The strategy is simple. Let's take a product that will require supplementary additions over time - for example an electric toothbrush. Sell the toothbrush at a low price, knowing that if the consumer wants to avoid gingevitis they will need to splash out on (proportionately more expensive) replacement brush heads.
If you own any of these products you don't need to do the maths to work out how the primary product pays for itself over time. You also probably know where I'm going with this.
While a closely guarded secret, turbine prices appear to be coming down continually. All the while, servicing contracts on those deals seem to be fairly constant. A quick look at this year's turbine deals shows the majority of additional servicing contracts are in the 15-year range.
What is open knowledge is the pledge by the big manufacturers to maximise revenue from O&M. Vestas CEO Anders Runevad has taken a personal interest in overseeing Vestas servicing operations while last year Siemens spent big and built a global O&M centre.
For a brief example of how the importance of servicing is growing, take a look at some of Siemens' latest figures for 2014. Despite a 42% fall in revenue from turbine sales, a strong performance in servicing brought a 21% rise in profit.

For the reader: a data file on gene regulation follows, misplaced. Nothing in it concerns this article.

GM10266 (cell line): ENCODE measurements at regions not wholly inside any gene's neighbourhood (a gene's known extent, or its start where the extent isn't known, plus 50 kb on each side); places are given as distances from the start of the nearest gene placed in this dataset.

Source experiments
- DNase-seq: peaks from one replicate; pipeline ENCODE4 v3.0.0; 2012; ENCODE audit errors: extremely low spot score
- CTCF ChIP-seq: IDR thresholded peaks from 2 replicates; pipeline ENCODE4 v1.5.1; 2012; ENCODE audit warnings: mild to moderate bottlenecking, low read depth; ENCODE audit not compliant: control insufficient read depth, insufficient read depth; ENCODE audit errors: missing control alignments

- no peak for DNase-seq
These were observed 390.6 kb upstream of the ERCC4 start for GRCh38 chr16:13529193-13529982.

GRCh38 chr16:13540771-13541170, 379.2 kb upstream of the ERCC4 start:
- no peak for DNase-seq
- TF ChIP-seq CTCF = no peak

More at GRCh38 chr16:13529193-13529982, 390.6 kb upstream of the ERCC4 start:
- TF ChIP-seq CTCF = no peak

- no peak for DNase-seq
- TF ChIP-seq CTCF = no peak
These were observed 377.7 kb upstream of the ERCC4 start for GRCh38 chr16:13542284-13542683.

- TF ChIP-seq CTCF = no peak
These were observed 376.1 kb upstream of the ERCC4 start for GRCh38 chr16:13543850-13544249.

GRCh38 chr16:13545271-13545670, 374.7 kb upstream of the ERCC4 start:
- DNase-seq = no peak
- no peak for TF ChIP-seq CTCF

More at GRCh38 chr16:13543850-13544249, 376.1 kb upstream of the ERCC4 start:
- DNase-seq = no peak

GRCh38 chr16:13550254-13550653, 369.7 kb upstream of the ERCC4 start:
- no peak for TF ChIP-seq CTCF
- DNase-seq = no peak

Then there is Vestas. Onshore revenue from services went up 7% in 2014, while the value of its servicing pipeline rose from €0.36 billion to €7 billion over the same period.
But in an industry that has long sought to emulate the automotive sector as a means of achieving greater efficiencies, this seems a little at odds. Imagine buying a BMW and only being able to service/ fix it at a BMW garage? Is it protectionism or freebie marketing?
Yes, you can find third party servicing. The US is a fairly good example of this. But in the majority of cases it is a closed shop. Hypothetically, is it a good thing to pay less for a turbine and spread the extra cost on the maintenance cost over the majority lifespan of the machine?
It is an interesting model but freebie marketing is a short-term solution, for the customer at least.Wind turbines aren't razor blades — they last a long time and the question is whether it will be the supplier who pays as the machines reach the end of their days.